Ditching Ankara or expanding dominance? US eyes deeper military presence in Greece
The prospects for strengthening military cooperation between Washington and Athens have come under the spotlight following the recent visit of the chairman of the US Joint Chiefs of Staff, General Joseph Dunford, to Greece.
"If you look at geography, and you look at current operations in Libya, and you look at current operations in Syria, you look at potential other operations in the eastern Mediterranean, the geography of Greece and the opportunities here are pretty significant," Dunford said last week.
The top military official insisted, however, that an increased use of bases in Greece is not tied to strained relations between the US and Turkey, and that Washington is looking forward to continuing its use of Turkish Incirlik Air Base – one of the main hubs for US military activities in the Middle East.
A new report from the Wall Street Journal suggests, however, that the shift towards Greece might have "geopolitical" factors behind it, apart from purely "geographical," as General Dunford put it. The Pentagon is in talks with Athens about the expansion of US military operations on Greek soil in a "potential move toward the eastern Mediterranean amid growing tensions with Turkey," unnamed US sources told the newspaper.
Washington and Ankara have seen their relations gradually deteriorate following the botched 2016 military coup, which President Recep Tayyip Erdogan blamed on the elusive US-based cleric Fethullah Gulen. The bilateral ties of the two NATO allies suffered yet another major blow following Turkey's decision to purchase Russian S-400 anti-aircraft systems, which Ankara went forward with in spite of repeated "warnings" – or, rather, thinly veiled threats – from Washington. The US went as far as suspending delivery of the already purchased US-made F-35 Lightning II fighter jets to Turkey over the S-400 deal.
Given the already deteriorating US-Turkey relations, talk about more active use of military bases in Greece might be part of a search for alternatives to Incirlik Air Base, former US diplomat Jim Jatras said.
"I think that's less a question of sending a message to Ankara than scrambling around looking for alternatives. That is, Washington doesn't feel it can really rely on Turkey, and as Turkey is moving closer to Russia, the United States is looking around for other partners to compensate," Jatras told RT.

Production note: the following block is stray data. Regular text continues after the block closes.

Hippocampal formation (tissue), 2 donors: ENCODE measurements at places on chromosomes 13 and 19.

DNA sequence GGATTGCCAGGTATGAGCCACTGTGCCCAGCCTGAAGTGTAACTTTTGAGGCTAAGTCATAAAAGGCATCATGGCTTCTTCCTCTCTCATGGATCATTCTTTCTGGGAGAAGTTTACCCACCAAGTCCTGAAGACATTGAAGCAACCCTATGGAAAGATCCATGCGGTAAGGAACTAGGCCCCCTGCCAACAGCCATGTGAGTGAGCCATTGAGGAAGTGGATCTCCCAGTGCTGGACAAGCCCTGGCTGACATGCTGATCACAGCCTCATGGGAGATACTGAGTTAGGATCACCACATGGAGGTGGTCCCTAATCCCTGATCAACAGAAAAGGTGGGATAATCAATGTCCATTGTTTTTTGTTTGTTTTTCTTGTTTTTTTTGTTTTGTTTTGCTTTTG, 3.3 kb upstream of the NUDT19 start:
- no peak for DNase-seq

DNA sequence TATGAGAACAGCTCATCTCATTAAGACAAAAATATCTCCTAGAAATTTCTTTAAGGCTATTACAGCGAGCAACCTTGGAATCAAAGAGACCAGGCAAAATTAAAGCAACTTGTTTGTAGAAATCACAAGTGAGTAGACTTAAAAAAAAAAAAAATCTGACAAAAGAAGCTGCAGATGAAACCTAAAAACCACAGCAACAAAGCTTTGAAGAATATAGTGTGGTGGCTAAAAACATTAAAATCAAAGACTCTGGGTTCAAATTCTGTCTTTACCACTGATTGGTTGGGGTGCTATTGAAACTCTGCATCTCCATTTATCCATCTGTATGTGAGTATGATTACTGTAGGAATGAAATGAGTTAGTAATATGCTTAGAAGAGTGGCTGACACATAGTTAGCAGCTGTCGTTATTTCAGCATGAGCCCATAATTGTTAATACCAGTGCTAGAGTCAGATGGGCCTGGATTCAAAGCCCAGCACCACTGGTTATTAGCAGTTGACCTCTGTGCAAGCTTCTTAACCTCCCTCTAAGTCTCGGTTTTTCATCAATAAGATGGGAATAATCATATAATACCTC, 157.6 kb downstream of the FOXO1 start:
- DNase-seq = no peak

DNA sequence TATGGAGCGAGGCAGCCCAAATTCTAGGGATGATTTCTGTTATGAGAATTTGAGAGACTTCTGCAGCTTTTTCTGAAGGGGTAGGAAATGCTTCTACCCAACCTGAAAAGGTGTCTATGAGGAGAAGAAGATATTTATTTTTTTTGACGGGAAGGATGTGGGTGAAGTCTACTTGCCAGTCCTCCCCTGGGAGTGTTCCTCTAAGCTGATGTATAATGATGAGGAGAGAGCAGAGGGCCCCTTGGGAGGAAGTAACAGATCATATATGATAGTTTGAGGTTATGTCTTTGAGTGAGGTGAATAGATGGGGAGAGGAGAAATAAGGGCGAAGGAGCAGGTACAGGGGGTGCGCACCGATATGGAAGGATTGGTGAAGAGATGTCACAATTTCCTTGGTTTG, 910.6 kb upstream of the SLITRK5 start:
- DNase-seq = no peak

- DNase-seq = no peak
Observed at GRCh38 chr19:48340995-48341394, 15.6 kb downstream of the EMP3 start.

A breakup between the US and Turkey would be "very damaging" to Washington's involvement in the whole region. "The United States has long considered Turkey to be the southeastern anchor of NATO, and without that anchor, our position in the south Mediterranean, in the Balkans, in the Black Sea becomes much, much weaker than it was," Jatras stated.
So far, however, the US military activity looks more like an attempt to gain a stronger foothold in the Balkans and "to have a say in the eastern Mediterranean," rather than a search for an "alternative for Turkey," Former Greek Ambassador Leonidas Chrysanthopoulos says.
"The United States has lots of interest now to interfere with Greece and in the Balkans. They've already established a base [on] Crete and, from what we've learned, they would like also to establish bases in northern Greece," Chrysanthopoulos told RT.
What would actually push the US from Turkey to Greece, the former diplomat added, is ousting the Americans from the Incirlik base. Apart from a rather vague warning about that, Ankara has not taken any steps towards this decision so far.
The US shift from Turkey to Greece, if it actually takes place, would lead to a "rearrangement" of the security picture of the region, yet it would not actually change much in relations between Ankara and Athens, Jatras believes. "Turkey has always behaved very aggressively toward Greece," violating its airspace on an almost daily basis, while Greece has been cozying up to other countries that have strained relations with Ankara.
"It's important, by the way, that Greece is increasingly cooperating with Cyprus and Israel," Jatras said.
Many in Greece, however, "are not very comfortable with this close cooperation with the united States, taking into consideration what happened in the past," Chrysanthopoulos noted. The US' support for the military dictatorship in Greece back in the 1960s is not forgotten, and the Greeks are not eager to see a new wave of American "infiltration" into their country, the former diplomat believes.
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